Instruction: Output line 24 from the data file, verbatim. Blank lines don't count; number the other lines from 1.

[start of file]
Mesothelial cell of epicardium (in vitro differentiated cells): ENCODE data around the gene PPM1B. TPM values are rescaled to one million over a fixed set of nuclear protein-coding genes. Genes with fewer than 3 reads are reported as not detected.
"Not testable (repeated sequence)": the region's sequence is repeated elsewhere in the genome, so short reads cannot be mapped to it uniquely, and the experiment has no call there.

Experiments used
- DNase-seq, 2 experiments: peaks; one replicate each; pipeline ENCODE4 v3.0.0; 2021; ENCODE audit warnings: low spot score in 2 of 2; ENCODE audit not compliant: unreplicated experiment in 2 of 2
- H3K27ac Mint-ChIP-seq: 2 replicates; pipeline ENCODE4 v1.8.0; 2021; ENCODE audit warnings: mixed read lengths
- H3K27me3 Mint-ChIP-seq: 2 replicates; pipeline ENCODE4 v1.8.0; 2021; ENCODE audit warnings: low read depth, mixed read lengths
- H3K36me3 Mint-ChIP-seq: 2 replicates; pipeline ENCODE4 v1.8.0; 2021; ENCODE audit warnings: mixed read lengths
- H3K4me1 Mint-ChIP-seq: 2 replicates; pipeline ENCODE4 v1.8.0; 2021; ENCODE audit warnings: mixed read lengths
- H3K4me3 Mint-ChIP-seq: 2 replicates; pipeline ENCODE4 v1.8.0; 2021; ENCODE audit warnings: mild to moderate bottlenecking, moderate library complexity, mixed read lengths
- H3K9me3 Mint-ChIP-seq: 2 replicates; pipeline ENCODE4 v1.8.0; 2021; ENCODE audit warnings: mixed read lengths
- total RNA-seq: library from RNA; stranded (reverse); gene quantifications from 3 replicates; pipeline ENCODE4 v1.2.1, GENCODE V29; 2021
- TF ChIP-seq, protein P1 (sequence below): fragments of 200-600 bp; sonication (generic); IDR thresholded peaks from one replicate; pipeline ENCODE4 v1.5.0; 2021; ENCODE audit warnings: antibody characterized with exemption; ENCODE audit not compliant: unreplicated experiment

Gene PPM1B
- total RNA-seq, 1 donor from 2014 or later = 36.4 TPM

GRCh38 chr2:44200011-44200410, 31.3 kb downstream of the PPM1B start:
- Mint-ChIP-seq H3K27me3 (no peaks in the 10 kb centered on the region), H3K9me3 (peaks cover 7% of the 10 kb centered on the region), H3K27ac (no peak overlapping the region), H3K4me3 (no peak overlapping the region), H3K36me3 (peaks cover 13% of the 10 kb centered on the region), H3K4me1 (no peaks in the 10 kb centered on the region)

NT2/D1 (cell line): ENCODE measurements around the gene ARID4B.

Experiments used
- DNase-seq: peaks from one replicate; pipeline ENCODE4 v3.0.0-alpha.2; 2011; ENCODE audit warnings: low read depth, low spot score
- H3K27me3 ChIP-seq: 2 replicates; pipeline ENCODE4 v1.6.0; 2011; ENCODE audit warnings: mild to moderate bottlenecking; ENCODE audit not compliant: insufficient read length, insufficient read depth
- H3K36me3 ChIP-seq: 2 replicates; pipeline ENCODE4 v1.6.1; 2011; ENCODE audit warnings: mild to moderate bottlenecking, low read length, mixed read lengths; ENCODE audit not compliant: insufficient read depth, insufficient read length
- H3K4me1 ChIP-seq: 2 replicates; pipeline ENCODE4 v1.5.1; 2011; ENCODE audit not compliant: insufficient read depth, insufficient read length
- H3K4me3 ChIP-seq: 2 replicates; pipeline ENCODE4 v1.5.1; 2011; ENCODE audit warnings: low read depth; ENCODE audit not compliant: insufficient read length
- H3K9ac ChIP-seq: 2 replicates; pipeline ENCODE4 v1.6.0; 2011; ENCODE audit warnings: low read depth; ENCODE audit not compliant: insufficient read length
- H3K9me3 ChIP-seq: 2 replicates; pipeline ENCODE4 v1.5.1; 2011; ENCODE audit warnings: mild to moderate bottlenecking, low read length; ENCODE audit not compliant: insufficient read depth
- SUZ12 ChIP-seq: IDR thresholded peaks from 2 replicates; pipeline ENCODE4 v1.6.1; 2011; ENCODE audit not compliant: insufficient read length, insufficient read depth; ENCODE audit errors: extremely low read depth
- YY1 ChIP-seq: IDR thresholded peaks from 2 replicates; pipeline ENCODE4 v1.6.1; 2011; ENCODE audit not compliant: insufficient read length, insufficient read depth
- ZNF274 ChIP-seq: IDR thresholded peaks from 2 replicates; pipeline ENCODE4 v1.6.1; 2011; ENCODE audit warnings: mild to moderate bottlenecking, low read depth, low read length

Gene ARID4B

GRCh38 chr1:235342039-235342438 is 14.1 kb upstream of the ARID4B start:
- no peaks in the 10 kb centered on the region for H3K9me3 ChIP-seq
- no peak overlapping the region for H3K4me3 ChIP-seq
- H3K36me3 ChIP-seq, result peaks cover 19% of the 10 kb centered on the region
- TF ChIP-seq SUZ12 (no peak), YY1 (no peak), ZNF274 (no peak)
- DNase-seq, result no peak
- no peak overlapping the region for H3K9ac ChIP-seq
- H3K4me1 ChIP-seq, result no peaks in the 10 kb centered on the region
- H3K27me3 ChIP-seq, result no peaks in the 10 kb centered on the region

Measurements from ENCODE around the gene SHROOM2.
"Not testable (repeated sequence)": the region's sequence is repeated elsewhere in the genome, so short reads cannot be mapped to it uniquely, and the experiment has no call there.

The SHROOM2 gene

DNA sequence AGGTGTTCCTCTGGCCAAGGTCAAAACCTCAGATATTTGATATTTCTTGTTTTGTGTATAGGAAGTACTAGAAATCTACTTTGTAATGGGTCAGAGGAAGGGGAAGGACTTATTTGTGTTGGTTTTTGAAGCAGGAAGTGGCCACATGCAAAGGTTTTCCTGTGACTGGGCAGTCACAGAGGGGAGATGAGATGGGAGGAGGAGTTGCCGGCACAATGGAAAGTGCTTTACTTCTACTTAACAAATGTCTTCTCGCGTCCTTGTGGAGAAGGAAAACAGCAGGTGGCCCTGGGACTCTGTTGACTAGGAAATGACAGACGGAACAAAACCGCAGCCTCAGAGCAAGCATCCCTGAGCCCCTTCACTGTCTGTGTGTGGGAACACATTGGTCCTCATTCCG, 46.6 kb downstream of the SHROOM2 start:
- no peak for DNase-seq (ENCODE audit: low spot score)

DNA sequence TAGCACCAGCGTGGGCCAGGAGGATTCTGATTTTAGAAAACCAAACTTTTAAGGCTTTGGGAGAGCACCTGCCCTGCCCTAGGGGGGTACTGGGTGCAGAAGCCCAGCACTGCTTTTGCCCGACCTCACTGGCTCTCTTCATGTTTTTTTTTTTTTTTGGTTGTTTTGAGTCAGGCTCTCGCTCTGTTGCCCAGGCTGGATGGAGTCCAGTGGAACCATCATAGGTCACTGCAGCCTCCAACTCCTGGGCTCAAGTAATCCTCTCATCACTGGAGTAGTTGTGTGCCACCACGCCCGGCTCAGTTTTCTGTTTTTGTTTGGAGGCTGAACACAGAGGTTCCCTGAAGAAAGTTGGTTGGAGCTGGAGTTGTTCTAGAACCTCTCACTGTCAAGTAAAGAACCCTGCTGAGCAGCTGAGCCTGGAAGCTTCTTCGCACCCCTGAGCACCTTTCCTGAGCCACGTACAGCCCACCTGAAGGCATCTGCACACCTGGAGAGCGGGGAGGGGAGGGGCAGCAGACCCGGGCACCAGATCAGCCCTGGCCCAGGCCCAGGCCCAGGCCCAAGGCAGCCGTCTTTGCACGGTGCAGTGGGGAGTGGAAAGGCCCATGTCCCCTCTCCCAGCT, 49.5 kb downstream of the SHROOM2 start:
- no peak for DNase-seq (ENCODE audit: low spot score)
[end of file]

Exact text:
- H3K9ac ChIP-seq: 2 replicates; pipeline ENCODE4 v1.6.0; 2011; ENCODE audit warnings: low read depth; ENCODE audit not compliant: insufficient read length